By RICK FRAZIER
© St. Petersburg Times, published May 10, 2001
First it's Bean Point. Then Passage Key. You usually can see them traversing the shallow, clear water of these renowned fishing spots. And if you're lucky enough to get there before the next person, you could be just lucky enough to boat one.
If you're wondering what I'm talking about, it is May, after all. They migrate north and show up first off Anna Maria Island. A little while after, you can spot them making their way up Tampa Bay as they have since who knows when. Figured it out yet? Well, if you guessed the mighty silver king, dust off that tarpon gear and get going. Time's a wastin'!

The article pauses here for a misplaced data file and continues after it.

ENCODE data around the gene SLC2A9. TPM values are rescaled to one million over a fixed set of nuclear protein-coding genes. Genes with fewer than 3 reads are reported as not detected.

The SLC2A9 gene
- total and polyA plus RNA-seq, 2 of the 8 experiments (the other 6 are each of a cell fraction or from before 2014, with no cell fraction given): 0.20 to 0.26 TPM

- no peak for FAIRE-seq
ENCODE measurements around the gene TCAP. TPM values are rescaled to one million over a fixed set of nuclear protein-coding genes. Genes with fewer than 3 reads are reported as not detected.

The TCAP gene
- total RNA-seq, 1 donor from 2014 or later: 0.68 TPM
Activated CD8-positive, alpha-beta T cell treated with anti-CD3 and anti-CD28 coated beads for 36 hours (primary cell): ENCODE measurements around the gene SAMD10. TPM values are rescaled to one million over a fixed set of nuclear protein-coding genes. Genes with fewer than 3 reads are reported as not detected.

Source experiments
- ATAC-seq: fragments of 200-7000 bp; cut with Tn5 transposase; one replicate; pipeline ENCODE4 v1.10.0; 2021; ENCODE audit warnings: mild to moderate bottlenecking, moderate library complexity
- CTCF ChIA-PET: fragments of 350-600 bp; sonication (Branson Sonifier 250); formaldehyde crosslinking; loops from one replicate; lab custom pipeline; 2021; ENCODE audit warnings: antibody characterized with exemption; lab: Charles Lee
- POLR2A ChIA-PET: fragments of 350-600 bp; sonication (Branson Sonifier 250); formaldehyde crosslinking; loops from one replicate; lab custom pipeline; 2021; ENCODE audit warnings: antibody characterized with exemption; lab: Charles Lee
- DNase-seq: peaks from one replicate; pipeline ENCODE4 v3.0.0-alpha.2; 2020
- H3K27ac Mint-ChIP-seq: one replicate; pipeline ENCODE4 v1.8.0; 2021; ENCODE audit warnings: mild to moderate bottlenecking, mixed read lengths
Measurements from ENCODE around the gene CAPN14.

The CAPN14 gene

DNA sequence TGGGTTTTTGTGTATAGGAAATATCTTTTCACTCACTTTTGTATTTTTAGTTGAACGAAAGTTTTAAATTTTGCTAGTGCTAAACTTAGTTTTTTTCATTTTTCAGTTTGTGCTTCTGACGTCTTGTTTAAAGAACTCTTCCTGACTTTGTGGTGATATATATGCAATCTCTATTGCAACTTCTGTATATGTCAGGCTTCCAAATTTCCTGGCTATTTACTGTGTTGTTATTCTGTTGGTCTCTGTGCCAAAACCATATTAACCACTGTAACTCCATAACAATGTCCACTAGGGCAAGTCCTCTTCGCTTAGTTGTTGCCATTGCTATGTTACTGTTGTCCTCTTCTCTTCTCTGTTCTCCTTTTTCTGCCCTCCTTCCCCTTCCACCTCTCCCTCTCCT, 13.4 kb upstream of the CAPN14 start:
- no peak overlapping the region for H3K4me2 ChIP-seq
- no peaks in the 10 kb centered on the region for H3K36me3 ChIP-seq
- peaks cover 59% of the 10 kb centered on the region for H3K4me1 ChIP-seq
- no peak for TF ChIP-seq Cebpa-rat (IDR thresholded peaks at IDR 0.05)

One of the easiest ways to find a school of sabalos is to look for them coming to the surface and rolling. Tarpon are one of the few fish with air bladders that can gulp huge amounts of oxygen out of the air we breathe. When they come to the surface to grab a breath, the sun will reflect off their silvery scales like a mirror.
Pinfish, mullet, threadfins, grunts and sardines are favorite live bait for tarpon. Cast your offering, mostly free-lined or corked, well ahead of the rolling fish. A natural presentation is a must for a fish that's nearly 15 years old. They didn't get that old by making too many mistakes.
- Capt. Rick Frazier runs Lucky Dawg Charters out of St. Petersburg and can be reached at (727) 448-3817 or by e-mail at firstname.lastname@example.org.